Of course these types of exams are atypical at lower levels of schooling, and require both knowledge and expertise in a subject, along with experience to build and create such an examination paper. However, there should always elements of these stages in all examinations, often to be used as a differentiator, which brings us on to the next point.
Many students believe ‘if only they had more time’ they would do better. The fact is, at the other end of the exam, as an examiner, it is intriguing to note that the ‘Bell curve’ (normal distribution) is actually quite an accurate representation of exam results.
The curve may be skewed further along to the right, providing a higher average grade if more time were given for an examination paper, but if the exam paper was set correctly, there typically is always a small number that will perform significantly higher than average.
Getting to that ‘pass’
For the majority of students, a ‘pass’ is all that is required to get through. This may not be the aim for some, but for many, this is all that is required. A stepping stone on to the next level. While it certainly does help, to do well and score well, it must be accepted that examinations are a means to an end and not the ‘end’ in themselves.
In short, exams are meant to ‘get you somewhere’, that somewhere lies beyond the realm of examinations, but they serve to provide a stepping stone on the journey towards the destination.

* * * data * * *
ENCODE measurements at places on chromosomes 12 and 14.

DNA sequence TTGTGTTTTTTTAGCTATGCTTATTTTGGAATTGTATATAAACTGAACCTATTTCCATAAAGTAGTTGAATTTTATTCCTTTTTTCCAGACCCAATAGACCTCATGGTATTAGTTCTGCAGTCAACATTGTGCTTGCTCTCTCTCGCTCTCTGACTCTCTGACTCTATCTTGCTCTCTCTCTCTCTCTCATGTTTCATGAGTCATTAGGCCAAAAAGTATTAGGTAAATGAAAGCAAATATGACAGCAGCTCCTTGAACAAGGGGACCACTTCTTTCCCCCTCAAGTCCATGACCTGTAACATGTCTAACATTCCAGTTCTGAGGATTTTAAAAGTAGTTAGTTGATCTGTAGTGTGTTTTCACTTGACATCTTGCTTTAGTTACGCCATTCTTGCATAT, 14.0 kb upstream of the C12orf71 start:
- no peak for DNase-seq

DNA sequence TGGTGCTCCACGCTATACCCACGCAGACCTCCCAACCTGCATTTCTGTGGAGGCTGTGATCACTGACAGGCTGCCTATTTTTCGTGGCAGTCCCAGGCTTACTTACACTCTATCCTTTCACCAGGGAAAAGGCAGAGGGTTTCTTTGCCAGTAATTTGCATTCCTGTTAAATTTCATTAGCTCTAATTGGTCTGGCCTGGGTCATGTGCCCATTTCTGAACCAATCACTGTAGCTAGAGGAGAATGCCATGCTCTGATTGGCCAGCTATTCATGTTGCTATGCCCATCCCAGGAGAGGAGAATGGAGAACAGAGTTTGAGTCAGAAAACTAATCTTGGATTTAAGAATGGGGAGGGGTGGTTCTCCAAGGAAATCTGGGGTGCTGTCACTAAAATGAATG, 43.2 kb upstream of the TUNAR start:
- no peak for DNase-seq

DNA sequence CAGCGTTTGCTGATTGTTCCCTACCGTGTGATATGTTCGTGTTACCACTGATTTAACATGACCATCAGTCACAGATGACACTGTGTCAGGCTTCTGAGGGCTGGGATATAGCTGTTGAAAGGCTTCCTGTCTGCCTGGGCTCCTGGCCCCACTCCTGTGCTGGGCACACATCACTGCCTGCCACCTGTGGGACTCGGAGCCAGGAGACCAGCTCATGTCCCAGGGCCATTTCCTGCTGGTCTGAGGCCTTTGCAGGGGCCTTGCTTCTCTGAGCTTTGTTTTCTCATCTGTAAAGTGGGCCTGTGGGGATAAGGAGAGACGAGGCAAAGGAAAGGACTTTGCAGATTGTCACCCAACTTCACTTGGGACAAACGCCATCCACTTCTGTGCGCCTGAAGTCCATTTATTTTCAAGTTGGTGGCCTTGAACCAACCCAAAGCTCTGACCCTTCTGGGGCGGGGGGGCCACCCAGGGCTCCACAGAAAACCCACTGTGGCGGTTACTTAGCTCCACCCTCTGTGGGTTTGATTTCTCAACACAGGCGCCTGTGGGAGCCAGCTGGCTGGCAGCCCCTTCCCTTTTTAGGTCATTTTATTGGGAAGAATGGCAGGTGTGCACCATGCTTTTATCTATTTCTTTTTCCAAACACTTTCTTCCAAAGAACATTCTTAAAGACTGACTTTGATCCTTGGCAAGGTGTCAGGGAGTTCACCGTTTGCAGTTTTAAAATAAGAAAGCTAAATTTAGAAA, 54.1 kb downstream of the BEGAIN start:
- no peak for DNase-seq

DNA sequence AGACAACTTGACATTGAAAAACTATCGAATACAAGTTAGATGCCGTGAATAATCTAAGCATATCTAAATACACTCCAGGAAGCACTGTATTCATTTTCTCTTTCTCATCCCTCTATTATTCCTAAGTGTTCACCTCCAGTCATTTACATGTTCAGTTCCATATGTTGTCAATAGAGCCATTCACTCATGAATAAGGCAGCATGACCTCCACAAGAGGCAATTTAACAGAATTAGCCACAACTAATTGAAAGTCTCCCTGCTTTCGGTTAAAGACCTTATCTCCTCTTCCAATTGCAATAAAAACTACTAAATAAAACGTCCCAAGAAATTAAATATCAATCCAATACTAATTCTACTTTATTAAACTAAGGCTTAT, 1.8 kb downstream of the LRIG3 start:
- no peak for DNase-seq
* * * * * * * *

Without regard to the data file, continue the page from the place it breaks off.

Ultimately, exams serve a purpose and a function, they provide a quick insight and a means (especially for teachers) to be able to identify the successful and weaker areas of their own teaching and on a greater scale the overall picture of how well the syllabus works.
While it is gratifying to be able to achieve outstanding scores, strings of As and probably entrance in to prestigious universities based on their results, examinations come no where close to being representative of the individuals who sit them.
To all students out there: Aim for the moon and even if you miss you’ll land among the stars.
To all the teachers out there: Exams are a great tool, but they are only one of many that tell you of a single aspect of a multi-dimensional, interesting exciting individual, Believe in the capabilities and potential of each one, no matter what the red ink says.
To all the policy makers: Exams may seem like the end game, but learning is truly a long game – life-long in fact. It is definitely NOT a competition regardless of what PISA says. Your future is held within the future generations of your country, different shapes make for a far more exciting future than trying to stuff round pegs in to square holes.
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July 10, 2017 @ 9:09 am